A piano sonata and even the rare sound of a theremin to feature on Ethan Iverson's upcoming album Technically Acceptable

January is to see a new studio album from pianist-composer Ethan Iverson with his latest for Blue Note, Technically Acceptable, out on 19 January. A brief track, the original 'Conundrum,' is streaming ahead of the album's full release. The album …

Published: 1 Dec 2023. Updated: 3 months.

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January is to see a new studio album from pianist-composer Ethan Iverson with his latest for Blue Note, Technically Acceptable, out on 19 January. A brief track, the original 'Conundrum,' is streaming ahead of the album's full release.

The album includes further Iverson originals 'Victory is Assured (Alla Breve)' and 'It's Fine to Decline' plus a version of 'Round Midnight' with, uniquely, the melody played on a theremin. Also figuring are a version of 1970s Roberta Flack pop hit 'Killing Me Softly' and a specially composed Iverson piano sonata. Iverson is with bassist Thomas Morgan and drummer Kush Abadey (known for his work with Orlando Le Fleming) on the album in its first half with later tracks featuring bassist Simón Willson and drummer Vinnie Sperrazza. Playing the theremin is Rob Schwimmer.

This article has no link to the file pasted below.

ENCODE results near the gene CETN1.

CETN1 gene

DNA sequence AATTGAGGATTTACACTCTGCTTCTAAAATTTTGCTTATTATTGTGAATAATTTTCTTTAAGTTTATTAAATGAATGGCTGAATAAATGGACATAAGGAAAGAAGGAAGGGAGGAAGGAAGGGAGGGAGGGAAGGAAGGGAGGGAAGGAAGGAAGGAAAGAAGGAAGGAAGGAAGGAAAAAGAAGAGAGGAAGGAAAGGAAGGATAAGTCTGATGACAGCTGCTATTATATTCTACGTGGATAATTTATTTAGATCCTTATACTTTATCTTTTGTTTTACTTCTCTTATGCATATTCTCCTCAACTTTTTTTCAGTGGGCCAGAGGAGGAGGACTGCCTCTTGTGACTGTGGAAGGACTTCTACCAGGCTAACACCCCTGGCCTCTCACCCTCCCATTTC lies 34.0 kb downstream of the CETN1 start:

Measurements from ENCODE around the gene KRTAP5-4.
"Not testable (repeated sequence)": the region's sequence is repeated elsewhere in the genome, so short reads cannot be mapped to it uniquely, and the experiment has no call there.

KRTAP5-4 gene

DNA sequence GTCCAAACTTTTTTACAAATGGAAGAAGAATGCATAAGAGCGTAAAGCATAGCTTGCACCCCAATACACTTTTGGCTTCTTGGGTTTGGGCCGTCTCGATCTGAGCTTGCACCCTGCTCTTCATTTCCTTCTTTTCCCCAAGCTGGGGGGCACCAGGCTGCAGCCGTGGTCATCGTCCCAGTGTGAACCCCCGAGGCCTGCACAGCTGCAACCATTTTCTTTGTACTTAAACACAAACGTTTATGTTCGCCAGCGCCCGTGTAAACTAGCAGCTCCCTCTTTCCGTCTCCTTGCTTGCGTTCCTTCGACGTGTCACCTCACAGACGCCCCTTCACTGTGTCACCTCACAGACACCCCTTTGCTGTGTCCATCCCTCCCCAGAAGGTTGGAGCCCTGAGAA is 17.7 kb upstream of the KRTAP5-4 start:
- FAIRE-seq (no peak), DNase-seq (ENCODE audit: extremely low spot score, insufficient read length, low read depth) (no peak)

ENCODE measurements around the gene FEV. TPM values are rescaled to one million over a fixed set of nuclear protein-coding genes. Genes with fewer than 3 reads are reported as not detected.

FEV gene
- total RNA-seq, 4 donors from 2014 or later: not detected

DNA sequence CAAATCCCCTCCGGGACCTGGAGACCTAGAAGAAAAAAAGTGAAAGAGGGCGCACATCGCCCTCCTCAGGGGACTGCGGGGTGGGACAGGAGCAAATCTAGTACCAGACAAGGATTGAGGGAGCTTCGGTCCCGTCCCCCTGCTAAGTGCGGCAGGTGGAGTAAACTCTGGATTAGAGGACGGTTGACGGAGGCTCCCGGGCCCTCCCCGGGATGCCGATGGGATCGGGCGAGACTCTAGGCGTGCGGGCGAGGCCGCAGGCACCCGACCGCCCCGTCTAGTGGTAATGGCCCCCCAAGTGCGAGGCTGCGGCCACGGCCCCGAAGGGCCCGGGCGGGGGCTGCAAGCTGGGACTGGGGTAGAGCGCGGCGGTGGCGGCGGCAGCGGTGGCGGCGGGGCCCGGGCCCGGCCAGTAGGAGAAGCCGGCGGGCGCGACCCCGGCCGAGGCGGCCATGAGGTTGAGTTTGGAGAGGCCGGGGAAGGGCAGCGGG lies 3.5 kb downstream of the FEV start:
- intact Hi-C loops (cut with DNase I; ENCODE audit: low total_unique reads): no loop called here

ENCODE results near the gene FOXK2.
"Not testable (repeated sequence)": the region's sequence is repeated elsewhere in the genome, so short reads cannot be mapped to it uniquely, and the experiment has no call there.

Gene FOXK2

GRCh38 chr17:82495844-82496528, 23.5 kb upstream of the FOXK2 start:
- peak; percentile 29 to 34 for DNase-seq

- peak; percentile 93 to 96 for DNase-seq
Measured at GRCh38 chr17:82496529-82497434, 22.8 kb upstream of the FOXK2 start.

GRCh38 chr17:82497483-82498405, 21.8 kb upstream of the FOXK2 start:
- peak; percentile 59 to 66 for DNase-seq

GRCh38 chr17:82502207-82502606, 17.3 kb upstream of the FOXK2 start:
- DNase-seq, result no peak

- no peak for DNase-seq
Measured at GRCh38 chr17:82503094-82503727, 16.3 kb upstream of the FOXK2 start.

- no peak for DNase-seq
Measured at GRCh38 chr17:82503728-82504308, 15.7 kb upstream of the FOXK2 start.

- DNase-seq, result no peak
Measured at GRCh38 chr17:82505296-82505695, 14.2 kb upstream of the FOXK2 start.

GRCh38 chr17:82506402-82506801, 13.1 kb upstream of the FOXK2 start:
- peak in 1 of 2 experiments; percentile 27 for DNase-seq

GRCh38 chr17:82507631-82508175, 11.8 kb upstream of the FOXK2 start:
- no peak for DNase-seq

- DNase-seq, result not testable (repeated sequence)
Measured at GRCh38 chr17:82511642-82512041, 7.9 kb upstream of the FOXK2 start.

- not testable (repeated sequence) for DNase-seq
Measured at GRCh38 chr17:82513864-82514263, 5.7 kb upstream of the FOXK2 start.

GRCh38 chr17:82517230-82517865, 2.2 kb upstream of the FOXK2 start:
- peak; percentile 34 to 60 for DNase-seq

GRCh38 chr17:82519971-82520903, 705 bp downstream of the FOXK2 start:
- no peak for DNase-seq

The piano sonata, issuing label Blue Note says is ''a through-composed, three-movement piece'' Iverson noting that “Gershwin, Copland and Johnson really tried to blend concert and vernacular idioms. Then after World War II, high modernism and then relatively simple minimalism ruled the roost, and that mix got shunted aside. In my humble way, I'm trying to pick up that 1930s thread.” Ethan Iverson, photo: Keith Major

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Anna Webber and Matt Mitchell, Capacious Aeration, Tzadik ****

Stimulating sounds here from this heavyweight avant duo, a parity of esteem in the saxophone and flute playing of the Canadian Anna Webber and US pianist Matt Mitchell and an in-the-moment energy and inventiveness at every turn no matter how …

Published: 30 Nov 2023. Updated: 3 months.

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rsz_matt_mitchell_and_anna_webber_by_liz_kosack

Stimulating sounds here from this heavyweight avant duo, a parity of esteem in the saxophone and flute playing of the Canadian Anna Webber and US pianist Matt Mitchell and an in-the-moment energy and inventiveness at every turn no matter how abstract or impenetrable the course of the improvising lines become. Webber has also released a larger group album on the Intakt label recently entitled Shimmer Wince. Dense and quite often intense but certainly not arid or clinical the main piece here is the lengthy 'Re-aeration' running at nearly half an hour but there are ''moments'' to be found on each of the five pieces. While not the same period or exact idiom at all I kept thinking that the rapport the two display shares something with that of Steve Lacy's work with Cecil Taylor - a similar meeting of minds from a good deal more than half a century ago. SG

photo: Liz Kosack